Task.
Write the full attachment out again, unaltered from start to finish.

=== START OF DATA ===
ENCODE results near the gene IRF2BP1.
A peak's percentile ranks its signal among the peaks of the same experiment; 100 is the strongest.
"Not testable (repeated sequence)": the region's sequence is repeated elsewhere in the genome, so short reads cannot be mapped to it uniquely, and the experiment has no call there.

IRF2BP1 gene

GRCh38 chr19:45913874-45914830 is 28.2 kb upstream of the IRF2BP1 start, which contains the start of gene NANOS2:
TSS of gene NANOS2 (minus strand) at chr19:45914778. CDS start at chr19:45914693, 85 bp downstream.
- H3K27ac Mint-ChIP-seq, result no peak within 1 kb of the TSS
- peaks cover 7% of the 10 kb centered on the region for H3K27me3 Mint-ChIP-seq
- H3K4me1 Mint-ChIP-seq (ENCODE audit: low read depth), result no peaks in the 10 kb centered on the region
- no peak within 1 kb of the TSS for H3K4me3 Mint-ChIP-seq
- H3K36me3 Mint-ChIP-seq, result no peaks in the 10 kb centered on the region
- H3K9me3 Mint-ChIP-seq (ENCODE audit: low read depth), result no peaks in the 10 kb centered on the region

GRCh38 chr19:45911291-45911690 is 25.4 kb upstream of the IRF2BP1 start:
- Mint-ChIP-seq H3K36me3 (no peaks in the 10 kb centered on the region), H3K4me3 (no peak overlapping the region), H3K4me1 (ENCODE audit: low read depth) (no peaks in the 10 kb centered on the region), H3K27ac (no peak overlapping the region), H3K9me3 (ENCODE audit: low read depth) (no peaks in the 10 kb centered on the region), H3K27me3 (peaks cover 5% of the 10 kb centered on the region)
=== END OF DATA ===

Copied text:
ENCODE results near the gene IRF2BP1.
A peak's percentile ranks its signal among the peaks of the same experiment; 100 is the strongest.
"Not testable (repeated sequence)": the region's sequence is repeated elsewhere in the genome, so short reads cannot be mapped to it uniquely, and the experiment has no call there.

IRF2BP1 gene

GRCh38 chr19:45913874-45914830 is 28.2 kb upstream of the IRF2BP1 start, which contains the start of gene NANOS2:
TSS of gene NANOS2 (minus strand) at chr19:45914778. CDS start at chr19:45914693, 85 bp downstream.
- H3K27ac Mint-ChIP-seq, result no peak within 1 kb of the TSS
- peaks cover 7% of the 10 kb centered on the region for H3K27me3 Mint-ChIP-seq
- H3K4me1 Mint-ChIP-seq (ENCODE audit: low read depth), result no peaks in the 10 kb centered on the region
- no peak within 1 kb of the TSS for H3K4me3 Mint-ChIP-seq
- H3K36me3 Mint-ChIP-seq, result no peaks in the 10 kb centered on the region
- H3K9me3 Mint-ChIP-seq (ENCODE audit: low read depth), result no peaks in the 10 kb centered on the region

GRCh38 chr19:45911291-45911690 is 25.4 kb upstream of the IRF2BP1 start:
- Mint-ChIP-seq H3K36me3 (no peaks in the 10 kb centered on the region), H3K4me3 (no peak overlapping the region), H3K4me1 (ENCODE audit: low read depth) (no peaks in the 10 kb centered on the region), H3K27ac (no peak overlapping the region), H3K9me3 (ENCODE audit: low read depth) (no peaks in the 10 kb centered on the region), H3K27me3 (peaks cover 5% of the 10 kb centered on the region)